The Record-Review – The official newspaper of Bedford and Pound Ridge, New York

 

August 12, 2011


Peter Harckham wins spot on Independence line

Harckham is a candidate for Westchester County’s 2nd District  which includes Bedford, Pound Ridge, North Salem, Lewisboro and parts of Mount Kisco.
 

By DON HEPPNER AND R.J. MARX


County Legislator Peter Harckham won a victory in court Thursday in his bid for reelection to the Westchester County Legislature. Judge Gregory LaCava ruled in favor of Mr. Harckham’s challenge to signatures in petitions by Peter Michaelis, who was seeking to run for the 2nd District legislative seat on the Independence Party line.

“This is not a technicality,” said Mr. Harckham. “There’s a protocol — and that protocol was not followed.”

Mr. Michaelis was seeking the Independence Party line in the county race for Legislature in the 2nd District, which includes Bedford, Pound Ridge, North Salem, Lewisboro and parts of Mount Kisco. Mr. Michaelis has been endorsed by the Republican and Conservative parties. A primary, in which he is challenged by Lisa Douglas of North Salem, will be held Tuesday, Sept. 13.

This week, Mr. Harckham challenged signatures collected for Mr. Michaelis as being improperly gathered, citing improper procedure by two of Mr. Michaelis’s notaries, Dean Travalino and John Anthony Pappalardo.

‘This is not a technicality. There’s a protocol — and that protocol was not followed.

Peter Harckham

“The court’s ruling today that an additional 47 signatures gathered by two of Mr. Michaelis’s petition gatherers is a victory for legitimate and fair elections,” Mr. Harckham said.

“I am pleased but not surprised that Judge LaCava ruled overwhelmingly that the signatures gathered by my opponent’s campaign were not done in accordance with New York State election law.”

Mr. Harckham said that his campaign staff reviewed Mr. Michaelis’s petitions once they were submitted. “They noted what they perceived to be irregulaties,” said Mr. Harckham. “They contested them with the board of elections, who knocked off a number of them. We went to court, to get the judge’s opinion on the remainder, and they knocked off 47.”

Earlier Thursday, prior to the judge’s ruling, Mr. Michaelis sent out an email stating that Mr. Harckham “has filed suit against his constituents who want a choice on the Independence Party ballot this fall.”

According to Mr. Michaelis, Lewisboro campaign workers “painstakingly collected petition signatures in the heat of summer in order to give Independence Party voters the option to write-in Michaelis’ name on the ballot.”

Mr. Michaelis said that Mr. Harckham “hired a private investigator to subpoena his neighbors, including various elected officials and a disabled wheelchair bound man, and forced them to appear in court yesterday to endure hours of questioning on the witness stand.”

After Judge LaCava’s ruling, Mr. Harckham responded to Mr. Michaelis’s charges. “It is particularly shameful that Peter Michaelis would attempt to spin this into a disability disenfranchisement issue because one of the notaries involved is disabled,” said Mr. Harckham. “It is Mr. Michaelis who threatened to disenfranchise the Independence Party voters who awarded the official party endorsement to my campaign and who have a right to know that all candidates are playing by the rules.”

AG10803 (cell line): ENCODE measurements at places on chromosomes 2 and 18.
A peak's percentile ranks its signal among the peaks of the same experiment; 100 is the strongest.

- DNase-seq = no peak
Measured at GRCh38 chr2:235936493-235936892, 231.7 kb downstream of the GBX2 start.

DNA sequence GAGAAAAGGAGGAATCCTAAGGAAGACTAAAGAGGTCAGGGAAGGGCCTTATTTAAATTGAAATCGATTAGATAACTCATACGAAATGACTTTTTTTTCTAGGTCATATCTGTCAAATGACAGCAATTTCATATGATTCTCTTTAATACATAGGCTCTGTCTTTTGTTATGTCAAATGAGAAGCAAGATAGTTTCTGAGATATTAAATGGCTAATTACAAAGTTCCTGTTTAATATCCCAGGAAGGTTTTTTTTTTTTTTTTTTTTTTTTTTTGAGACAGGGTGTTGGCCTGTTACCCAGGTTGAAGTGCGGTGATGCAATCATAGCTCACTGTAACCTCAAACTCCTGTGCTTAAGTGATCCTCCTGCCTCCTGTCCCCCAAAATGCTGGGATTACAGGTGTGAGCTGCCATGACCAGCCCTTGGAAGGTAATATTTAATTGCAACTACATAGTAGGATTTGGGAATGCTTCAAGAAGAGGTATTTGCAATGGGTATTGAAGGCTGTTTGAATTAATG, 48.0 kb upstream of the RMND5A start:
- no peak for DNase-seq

According to Mr. Travalino, one of the notaries whose actions were at issue, he and Lewisboro supervisor Charles Duffy drove door to door in Lewisboro seeking signatures for Mr. Duffy. He said that Mr. Duffy also carried petitions for Mr. Michaelis as an accommodation to Mr. Michaelis, since both are Republicans. Mr. Travalino, who is disabled and was unable to leave the car, listened to Mr. Duffy talk to petition signers. If Mr. Travalino was out of earshot, he said, Mr. Duffy would come closer to the car with the signer.

Mr. Travalino said that “it is enough to explain the seriousness of the document and sign a valid signature.”

Judge LaCava disagreed. Specifically, Judge LaCava wrote: “Nor is there any compelling reason to fashion an exemption due to Mr. Travalino’s disability. Mr. Travalino could easily have fulfilled all of his required notarial duties, by simply having Mr. Duffy ask the individual petition signers to walk a short distance and approach the automobile in which he was sitting. There is no evidence in the record that any of the signers were asked to go over to Mr. Travalino to be sworn.”

“All Charlie Duffy would have had to do was walk people to the car in order to have them sworn in front of them,” said Mr. Harckham after the ruling.

In a statement following the judge’s ruling, Mr. Michaelis was critical of Mr. Harckham. “Harckham knows that his constituents are sick and tired of him voting for down county interests instead of the interests of northern Westchester,” Mr. Michaelis said in an emailed statement on Thursday. “Harckham is afraid to face voters at the ballot box, so instead he’s dragging them into court. I do not know if the three women who Harckham sued will choose to appeal. Instead of hiring a private investigator and a high-priced attorney to use up taxpayer-paid court resources, Harckham’s time would have been better spent finding solutions to cut wasteful spending in county government.  Harckham’s constituents need to be served tax relief, not subpoenas.”

Mr. Harckham responded, “It’s really sad that Mr. Michaelis is resorting to saying anything to get elected. The judge clearly and unequivocally sided with our side. It was a clear rebuke for Mr. Michaelis and his team.”


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